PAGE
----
How to make good passwords
If we lived in a perfect world, we would have no need for passwords. We would sleep soundly without locking our house, and could throw away the key to our car. We have to take measures to protect what is ours and this goes for computers as well as our house.
Why do I need a good password?
You need passwords when you log into your computer, access your internet bank, shop at online stores etc. Every day, hackers will try to snatch your password and impersonate you. By using good passwords, however, you can stop the hackers.
What is a good password?
Here are five passwords, ranging from worst to best; the first being the worst and the last being best:
|This is bad for two reasons; 1. It consists of a common word that is easy to guess for a professional hacker. 2. The password is short and contains only small letters.
|The password is short and contains only small letters.
|Now, this password contains both small letters, CAPITAL letters and numbers, which is good. But it uses a real word flower. Another human will not be able to guess this password, but a hacker would find this fast (I'll explain why below).
|OK, this is more like it! It looks nerdy, and is almost impossible to remember. It is good because it uses small letters, capital letters and numbers and is not a real word.
|This is today's winner. Even seasoned programmers like me find this password slightly on the geeky side. It's the same as the previous, except it also includes symbols like %=?.
So the moral is: include both small and capital letters, add some numbers and maybe even some symbols. Do not use common words, even foreign ones (hackers come from all over the world, and they have dictionaries). Also, longer passwords tend to be better.
Great. Letters, numbers, symbols, I get it! That's everything?
Wait! There is one more thing you should avoid. If you're not a native English-speaking person, your keyboard may contain non-English characters. For example, my Norwegian keyboard contains these letters: Æ Ø Å. I recommend you avoid using such non-English letters in passwords.
The reason for this is - as I have experienced myself - that some sites on the internet do not accept these letters. Some of them will actually tell you that your password is OK. But before storing your password, they will clean out all those characters. In other words, if you make this password "meÆrtØ", the site will give you the OK, but quietly they will erase the letters Æ and Ø, storing the password as "mert". When you log in using your full password, the site will not recognize this. Avoid non-English characters.
Conclusions and some additional knowledge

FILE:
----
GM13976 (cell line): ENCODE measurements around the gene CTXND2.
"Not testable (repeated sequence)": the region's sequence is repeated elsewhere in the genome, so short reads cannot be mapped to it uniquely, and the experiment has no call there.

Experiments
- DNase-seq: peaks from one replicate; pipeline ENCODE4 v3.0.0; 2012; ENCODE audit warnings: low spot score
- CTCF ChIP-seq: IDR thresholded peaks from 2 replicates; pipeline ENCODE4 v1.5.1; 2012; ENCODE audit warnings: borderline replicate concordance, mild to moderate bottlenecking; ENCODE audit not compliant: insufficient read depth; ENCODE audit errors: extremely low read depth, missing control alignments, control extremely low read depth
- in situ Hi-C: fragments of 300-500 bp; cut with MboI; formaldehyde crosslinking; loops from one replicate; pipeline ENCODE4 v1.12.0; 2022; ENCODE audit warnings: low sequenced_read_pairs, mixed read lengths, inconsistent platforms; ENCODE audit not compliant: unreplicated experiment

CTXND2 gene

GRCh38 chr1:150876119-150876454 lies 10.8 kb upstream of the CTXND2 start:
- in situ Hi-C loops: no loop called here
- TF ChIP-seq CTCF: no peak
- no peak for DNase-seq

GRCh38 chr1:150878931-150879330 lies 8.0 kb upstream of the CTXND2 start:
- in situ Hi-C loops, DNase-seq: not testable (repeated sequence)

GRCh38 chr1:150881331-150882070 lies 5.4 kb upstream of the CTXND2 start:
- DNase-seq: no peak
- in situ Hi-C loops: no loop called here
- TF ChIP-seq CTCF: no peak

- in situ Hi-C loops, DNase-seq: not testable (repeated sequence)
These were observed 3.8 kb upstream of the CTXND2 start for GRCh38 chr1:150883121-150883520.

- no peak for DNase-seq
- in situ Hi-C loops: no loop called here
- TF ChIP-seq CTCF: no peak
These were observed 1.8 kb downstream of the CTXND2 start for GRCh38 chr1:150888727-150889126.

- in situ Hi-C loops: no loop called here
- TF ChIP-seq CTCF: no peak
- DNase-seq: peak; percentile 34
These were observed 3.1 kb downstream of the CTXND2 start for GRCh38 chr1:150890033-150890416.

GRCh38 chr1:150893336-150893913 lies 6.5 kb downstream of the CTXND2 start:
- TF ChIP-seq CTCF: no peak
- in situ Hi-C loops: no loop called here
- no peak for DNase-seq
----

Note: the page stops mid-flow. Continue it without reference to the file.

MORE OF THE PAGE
Quick-tips: What to do!
Quick-tips: What to avoid!
- Keep your password longer than 10 characters.
- Use letters, numbers and symbols if possible.
- Use both small and capital letters if possible.
- Do not use real words or combination of words.
- Avoid easy passwords such as "12345", "abcdef", "rrrrrrr", "qwerty" (try to type this on your keyboard if you did not understand why you should avoid it).
- Avoid birth dates and other personal information.
How do hackers "hack" passwords?
There are different ways depending on whether it is the password to an internet site or to a program or file on your computer, or perhaps the password to your computer itself. Most commonly, hackers will use automated computers that type in and test each possible password. The program might start by testing first the letter a, then b, then c and so on. After a while, it gets to aa, ab, ac. It will continue like this until it finds the correct password, or the hacker gets tired of waiting.
Won't this mean that the hacker is guaranteed to find my password?
Yes, eventually your password will be revealed. However, testing billions of passwords take time; even for computers. If you use a good password, it can take a powerful modern day computer many years to find it. By that time, the hacker has probably grown up, moved out of his parent's house and forgotten about you. So stall the hackers long enough and they'll give up. The best way to stall them is to make longer passwords.
How long should my passwords be?
There are no set standard, but the table below shows a recommended length based on what characters are included in the password:
|Password consists of
|Only small letters
|Small and capitals
|Small letters and numbers
|Small & Capital letters and numbers
|Small & Capital letters, numbers and symbols
If you make a 15 character long password of only small letters, that is probably good enough. But remember to not use real words.
Is it safe to store my passwords in a text file on my computer?
No. The biggest threat is hackers that use automated computer programs that scan the Internet for unprotected computers. When they find an unprotected computer, they will try to connect to it. If they gain access to the unprotected computer, they can find the information on that machine, and if passwords are stored in a regular text file, the hackers can read it easily. What do you do if this is your computer? There are a couple of things you should do:
In general, protecting your data is important. But if you run a firewall, store passwords in a password manager or encrypted text file, and ensure your passwords are good, you should be all right.
- Use a firewall. This will make your computer very hard to hack.
- Store your passwords in a password manager or use a program like WinRAR or WinZip to compress and then encrypt the file with its own password.